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With some exceptions, few characters on Game of Thrones ever achieve their goals, or live long enough to enjoy the victory.
Robb Stark (Richard Madden) was betrayed and butchered at the height of his military campaign. Joffrey Lannister (Jack Gleeson) basked in the bloody glow of the Red Wedding for no more than three episodes before choking to death at his own purple nuptials. Weeks later, Lannister patriarch Tywin (Charles Dance) died, despite countless victories over his enemies.
The ways in which men and women have failed and lost are varied and plentiful, certainly when stacked against those who have reached their desired destination … but Bran Stark (Isaac Hempstead Wright) breaks this show’s golden rule.
Ever since losing his ability to walk after falling from the high towers of Winterfell, the eldest surviving Stark son dedicated his entire existence to pursuing his dreams — literally, in fact, as he sought to discover the mythical mystic who haunted his imagination. Unlike so many others who died in pursuit of their conquests, Bran actually reached his goal, thanks to assistance from friends, with some giving their lives for the cause. At the end of season four, Bran and his fellows broke past The Wall and arrived at the weirwood cavern housing the magical Three-Eyed Raven, an ancient magician who offered a solemn promise to the young hero.
“You will never walk again,” he swore, “but you will fly.”
After a full season on the bench, the promise of flight — whether literal or metaphorical — finally manifests in the sixth season of Game of Thrones. Bran returns in this Sunday night’s episode, “Home,” marking his first appearance since finally meeting the Three-Eyed Raven in 2014’s final episode of the Emmy-winning series. According to Hempstead Wright, much has changed, even if the surroundings have not.
“He’s still hanging out in that tree cave,” the actor tells The Hollywood Reporter. “At the end of season four, Bran reached this cave where destiny had been calling him for the whole series, and now he’s finally made it. It’s a little bit like, ‘Wow … what am I going to do now?'”
Season six answers that question, as Bran embarks on a quest to perfect his skills as a warg and green seer. As a reminder, “warg” refers to Bran’s ability to enter the minds of other animals — like his direwolf Summer, for example, and sometimes even his bodyguard Hodor (Kristian Nairn), though using the ability on humans is traditionally frowned upon within the warging community.
(Hodor, of course, returns in season six as well, and Nairn describes the beloved giant’s journey this season with two words: “Hodor,” of course, and “bewildered.” Nairn tells THR: “I don’t think he particularly enjoys the whole magical element very much, but he’s willing to be there for the sake of Bran. He loves Bran. But he’s bewildered. He doesn’t know what’s happening. He’s a bit scared.”)
Greensight, meanwhile, involves witnessing and potentially interacting with visions of the past and future. It’s the latter ability that ought to intrigue viewers most, with Bran’s story likely to provide insight into some of the greatest mysteries in Westeros lore.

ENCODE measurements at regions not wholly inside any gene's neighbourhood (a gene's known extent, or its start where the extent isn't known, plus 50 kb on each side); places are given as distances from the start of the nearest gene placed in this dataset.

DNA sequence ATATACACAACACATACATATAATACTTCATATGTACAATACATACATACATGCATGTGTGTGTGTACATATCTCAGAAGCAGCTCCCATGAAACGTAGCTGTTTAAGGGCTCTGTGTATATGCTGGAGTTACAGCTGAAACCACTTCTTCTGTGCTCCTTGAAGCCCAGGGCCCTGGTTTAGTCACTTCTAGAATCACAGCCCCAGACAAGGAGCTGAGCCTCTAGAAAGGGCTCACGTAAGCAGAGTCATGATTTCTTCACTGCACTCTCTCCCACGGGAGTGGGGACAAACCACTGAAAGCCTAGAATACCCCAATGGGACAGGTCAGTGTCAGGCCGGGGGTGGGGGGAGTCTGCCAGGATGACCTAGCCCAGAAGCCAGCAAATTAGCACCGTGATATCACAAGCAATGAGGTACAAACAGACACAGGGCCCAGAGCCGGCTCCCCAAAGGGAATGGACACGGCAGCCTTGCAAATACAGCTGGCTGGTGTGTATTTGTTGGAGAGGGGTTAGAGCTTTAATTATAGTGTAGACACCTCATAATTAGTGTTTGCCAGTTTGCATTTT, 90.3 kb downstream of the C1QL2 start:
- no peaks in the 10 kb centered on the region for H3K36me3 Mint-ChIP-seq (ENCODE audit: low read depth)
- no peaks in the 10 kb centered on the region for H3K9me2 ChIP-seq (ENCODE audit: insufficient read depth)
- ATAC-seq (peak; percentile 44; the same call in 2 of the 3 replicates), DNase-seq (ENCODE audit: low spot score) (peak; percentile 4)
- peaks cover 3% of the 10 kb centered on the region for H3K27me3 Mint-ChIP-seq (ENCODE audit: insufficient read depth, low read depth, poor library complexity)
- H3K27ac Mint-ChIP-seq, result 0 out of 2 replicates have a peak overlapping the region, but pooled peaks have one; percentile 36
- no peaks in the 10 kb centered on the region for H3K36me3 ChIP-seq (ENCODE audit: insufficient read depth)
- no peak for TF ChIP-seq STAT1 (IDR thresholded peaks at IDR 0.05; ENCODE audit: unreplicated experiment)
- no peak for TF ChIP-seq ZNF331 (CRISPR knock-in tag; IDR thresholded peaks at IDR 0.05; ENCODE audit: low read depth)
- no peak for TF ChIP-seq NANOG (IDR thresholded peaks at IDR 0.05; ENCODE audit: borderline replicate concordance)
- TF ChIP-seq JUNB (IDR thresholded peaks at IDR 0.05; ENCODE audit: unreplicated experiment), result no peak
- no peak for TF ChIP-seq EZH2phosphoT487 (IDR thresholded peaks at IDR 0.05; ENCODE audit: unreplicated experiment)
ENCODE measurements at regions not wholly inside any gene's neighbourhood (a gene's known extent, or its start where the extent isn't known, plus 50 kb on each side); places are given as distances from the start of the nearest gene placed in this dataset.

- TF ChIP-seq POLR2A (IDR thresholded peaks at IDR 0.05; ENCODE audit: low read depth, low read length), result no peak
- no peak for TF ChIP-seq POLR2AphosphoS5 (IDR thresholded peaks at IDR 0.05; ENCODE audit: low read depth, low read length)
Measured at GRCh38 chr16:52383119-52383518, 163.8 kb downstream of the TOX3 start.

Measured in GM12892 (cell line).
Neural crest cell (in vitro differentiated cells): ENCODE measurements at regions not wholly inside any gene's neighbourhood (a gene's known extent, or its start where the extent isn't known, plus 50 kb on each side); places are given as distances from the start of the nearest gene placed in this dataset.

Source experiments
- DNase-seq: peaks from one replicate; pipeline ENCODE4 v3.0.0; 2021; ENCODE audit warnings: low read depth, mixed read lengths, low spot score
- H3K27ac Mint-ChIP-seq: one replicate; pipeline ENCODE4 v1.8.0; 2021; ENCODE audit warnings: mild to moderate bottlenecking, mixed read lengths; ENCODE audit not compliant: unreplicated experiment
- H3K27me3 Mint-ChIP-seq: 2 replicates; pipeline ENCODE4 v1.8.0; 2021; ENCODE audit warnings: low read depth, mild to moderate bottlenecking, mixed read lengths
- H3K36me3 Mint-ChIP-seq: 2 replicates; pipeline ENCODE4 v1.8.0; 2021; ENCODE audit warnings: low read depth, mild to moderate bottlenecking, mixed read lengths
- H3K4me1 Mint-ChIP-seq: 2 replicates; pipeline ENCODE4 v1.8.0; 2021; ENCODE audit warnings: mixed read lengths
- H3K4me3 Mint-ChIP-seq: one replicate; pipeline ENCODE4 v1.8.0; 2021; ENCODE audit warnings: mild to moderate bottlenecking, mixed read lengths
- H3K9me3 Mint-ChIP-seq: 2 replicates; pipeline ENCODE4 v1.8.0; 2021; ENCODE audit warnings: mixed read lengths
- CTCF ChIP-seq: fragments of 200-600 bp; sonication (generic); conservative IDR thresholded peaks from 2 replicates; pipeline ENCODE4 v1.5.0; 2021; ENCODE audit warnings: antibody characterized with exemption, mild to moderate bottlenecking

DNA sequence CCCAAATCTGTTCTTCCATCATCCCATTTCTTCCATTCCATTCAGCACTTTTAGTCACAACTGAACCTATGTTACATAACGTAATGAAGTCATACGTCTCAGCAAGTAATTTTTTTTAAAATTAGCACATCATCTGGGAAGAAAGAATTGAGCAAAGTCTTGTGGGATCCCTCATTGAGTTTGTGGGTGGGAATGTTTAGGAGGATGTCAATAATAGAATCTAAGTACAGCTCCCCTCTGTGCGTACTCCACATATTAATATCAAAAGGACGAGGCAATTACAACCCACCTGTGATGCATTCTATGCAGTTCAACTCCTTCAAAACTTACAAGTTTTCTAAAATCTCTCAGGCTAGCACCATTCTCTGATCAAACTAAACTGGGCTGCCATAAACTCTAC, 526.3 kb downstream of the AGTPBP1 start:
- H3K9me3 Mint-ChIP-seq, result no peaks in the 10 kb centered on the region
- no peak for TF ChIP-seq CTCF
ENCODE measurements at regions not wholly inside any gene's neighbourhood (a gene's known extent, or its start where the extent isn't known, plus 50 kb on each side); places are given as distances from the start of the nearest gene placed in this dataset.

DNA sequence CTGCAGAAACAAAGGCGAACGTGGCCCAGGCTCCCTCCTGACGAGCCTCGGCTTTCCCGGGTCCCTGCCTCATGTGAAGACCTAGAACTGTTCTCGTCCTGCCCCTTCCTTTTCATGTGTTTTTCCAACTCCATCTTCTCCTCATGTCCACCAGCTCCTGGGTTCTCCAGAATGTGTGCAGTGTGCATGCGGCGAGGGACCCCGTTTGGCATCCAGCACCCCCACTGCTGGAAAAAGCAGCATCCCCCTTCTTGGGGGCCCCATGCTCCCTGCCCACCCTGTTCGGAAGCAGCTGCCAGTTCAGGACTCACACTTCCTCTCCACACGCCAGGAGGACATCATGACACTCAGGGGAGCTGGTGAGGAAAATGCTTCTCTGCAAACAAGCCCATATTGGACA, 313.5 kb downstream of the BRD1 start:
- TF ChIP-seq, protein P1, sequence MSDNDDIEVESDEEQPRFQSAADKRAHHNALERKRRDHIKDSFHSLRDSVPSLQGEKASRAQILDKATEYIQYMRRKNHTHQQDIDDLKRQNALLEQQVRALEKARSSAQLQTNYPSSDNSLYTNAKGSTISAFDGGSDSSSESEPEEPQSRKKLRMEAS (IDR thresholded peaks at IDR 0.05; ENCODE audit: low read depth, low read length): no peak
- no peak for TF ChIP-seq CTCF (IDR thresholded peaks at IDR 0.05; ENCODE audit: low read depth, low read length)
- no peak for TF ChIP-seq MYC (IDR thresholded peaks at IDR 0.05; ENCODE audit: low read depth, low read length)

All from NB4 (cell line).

“Bran basically spent [season five] training up,” Hempstead Wright. “The Three-Eyed Raven said to him, ‘Look, you’ve had these powers, and you’ve had glimpses of what they are. Now I’m going to show you what you can really do.'”
Max von Sydow joins the Thrones cast as the aforementioned Three-Eyed Raven, a man whose own sharpened abilities open up the show’s narrative possibilities. More than that, though, he’s a man with fascinating ties to some of the most prominent families and historical events in Westeros history, as heavily implied in author George R.R. Martin’s source material.
“He’s a real sage,” Hempstead Wright says. “There’s magic in the show, but it’s often kept on the fringes. It’s a lot like how magic’s treated in our world; everyone’s skeptical about it in the Game of Thrones world. ‘The dragons died years ago! And White Walkers? They don’t exist!’ So when you do get a bit of it, it’s exciting — but when you get some serious magic like Melisandre or the Three-Eyed Raven, and him in particular with his stoic, philosophical zen sense about him, just sitting in the tree … the idea itself is just fantastic, this man wrapped in all of these roots, connected to the entire history of Westeros. He’s a remarkable character, and clearly a character who is an extraordinarily interesting man of history.”
Under the guidance of this new mentor, Bran himself becomes an extraordinarily interesting man in Westeros history. With one milestone already passed, Bran’s future is wide open for new goals to be set and crossed. After all, there’s still the promise of flight — and elsewhere in the world of ice and fire, there are dragons. Will Bran’s story reach the fiery heights typically reserved for House Targaryen?
“He’s by no means a master yet, and he still has a bit to learn — a lot of responsibility to learn — but he can do some very cool things,” Hempstead Wright teases. “He’s on his way up there.”
Bran Stark returns to Game of Thrones on May 1. Follow THR‘s Game of Thrones coverage for more interviews, news and analysis.
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